- Showcasing talent and dedication
- Homecoming for the whole family
- Department of Defense: Walter tackles homecoming
- Senior Gideon Burnham, leader on and off the field
- Matt Moore first alum to become head football coach
- Drumming up excitement for homecoming
- Cheerleaders discuss the challenges and joys of cheering
by Ben Johnson
The University of Northwestern – St. Paul board of directors promoted the Eagles’ football defensive coordinator Matt Moore to head coach in April of 2017, and the 2017-2018 football season is now officially underway under his leadership. In terms of football acumen, Moore has it all: experience, strategy, knowledge and wit. However, his road to head coach was different than ever seen before at Northwestern.
Moore is the first UNW alumnus to be the head coach of an Eagle collegiate team, and he never thought that he would end up enrolled at Northwestern in the first place. Moore is a no-nonsense looking kind of guy who stands about six feet and two inches tall, weighs 230 pounds and sports the same drill-sergeant style salt and pepper hairstyle that he had when he was in college. The glare that Moore occasionally throws from the sideline during football games keeps his players in line, but before long, the sharp, focused and stern look turns into a warm and welcoming smile.
Moore never thought that he would be the type of guy to smile during a hard game or pursue Jesus while playing football until he came to Northwestern. “It was pretty random,” said Moore. “I took a year off of college [in Illinois] and was a roofer. I had a friend of mine who was going to school [in Minnesota] write me a letter telling me to come up to school at Northwestern.” It was April of 1995 – he applied, was accepted, and then moved up to the cities.
On his first day on campus, he met the football team, and the whole team left for breakaway together. For the returning players, breakaway was a normal retreat that the football team does every summer before camp starts. At breakaway, the players share stories, play games, sing songs and stay in small, cute, wood cabins where no normal burley football player would die being found.
“If you’re not used to these things, it’s intimidating and unexplainable… When I first got here, I’m here at this place and I’m used to smash-mouth football. Intense, and that kind of thing,” said Moore. “All of a sudden, it’s relationships and ‘lovey-dovey’ stuff.”
Now, Moore is leading and facilitating the same relationship-oriented training that the coaches before him had taught. Assistant defensive coach Chad Miller explains what it was like playing on the football team in the late ‘90s with Moore. “We played three years together at Northwestern,” said Miller. “He was always super intense, and we didn’t always see eye-to-eye, but he was a very good player, and we had a great time playing together.”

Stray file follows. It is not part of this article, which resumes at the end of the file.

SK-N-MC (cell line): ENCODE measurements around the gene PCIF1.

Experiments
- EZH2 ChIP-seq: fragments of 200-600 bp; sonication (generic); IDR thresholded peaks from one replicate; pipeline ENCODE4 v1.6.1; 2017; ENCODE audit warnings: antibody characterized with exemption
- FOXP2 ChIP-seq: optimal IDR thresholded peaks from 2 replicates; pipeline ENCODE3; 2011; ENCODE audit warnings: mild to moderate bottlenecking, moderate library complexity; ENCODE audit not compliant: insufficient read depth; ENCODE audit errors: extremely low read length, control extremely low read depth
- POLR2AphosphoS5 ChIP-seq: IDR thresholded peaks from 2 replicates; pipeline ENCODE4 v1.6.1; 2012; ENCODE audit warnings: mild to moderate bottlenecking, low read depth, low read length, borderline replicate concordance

That seems to be a recurring theme on the Northwestern football team. There are more than 20 players who come from outside the state of Minnesota, which gives many opportunities for people from different places with different backgrounds to come together and work for a similar goal.
“Throughout the teaching and coaching of head coach Jimmy Miller,” said Chad Miller (not related), “we all learned to be better men, and [Moore] grew in his faith and in manhood; since becoming a husband and a father, he’s really changed and softened to become the man that he is today.”
Moore met his wife, Carrie, when he was teaching elementary in the Mounds View School District when some of his friends suggested that she was someone that could deal with his intensity and that he should ask her on a date. Soon after, they married. Since then, Moore and his wife welcomed two children, Brody (6) and Ava (3), into the family. The Moore family attend Eaglebrook Church and enjoys playing at the park and going on long walks around Northwestern together.
At the time of Moore’s arrival to Northwestern, Jimmy Miller was head coach for the Northwestern Eagles. “I really enjoyed coaching Moore,” said Jimmy Miller. “He really understood the game even as a player; whenever we had recruits on campus, we would always send them to Moore.”
During one of the first games of Moore’s senior year, he hurt his shoulder and was sidelined for three weeks following the injury. During one of his first visitations at the hospital, Jimmy Miller called and asked him if he would coach, if he was not able to play that week. That was Moore’s first exposure to coaching. “Moore’s fair with everyone, but there’s also a line in the sand that he’s not going to let you cross,” said Jimmy Miller. “He has a great love for the players and a great love for the game.”
After Moore healed from his injury, he continued to coach and play at the same time. Right after Moore graduated, he coached the defensive line for two years, transferred to Greenville College and was the defensive coordinator. He then coached in Texas for a short time, and finally coached at Bethel University. “When I left Bethel in 2004, I began teaching full time and planned on being finished with coaching,” said Moore. “But I ended up coming up the following year to help with two-a-days at Northwestern. At that point, because of the emphasis at Northwestern, I decided that I was never going to coach anywhere else but Northwestern.”
Moore has a strong desire to be there for his players and to help them grow relationally as men. “When I talk about relationships,” said Moore, “I’m not just talking about relationships between players, or with coaches, but I’m talking about their relationship with Jesus.”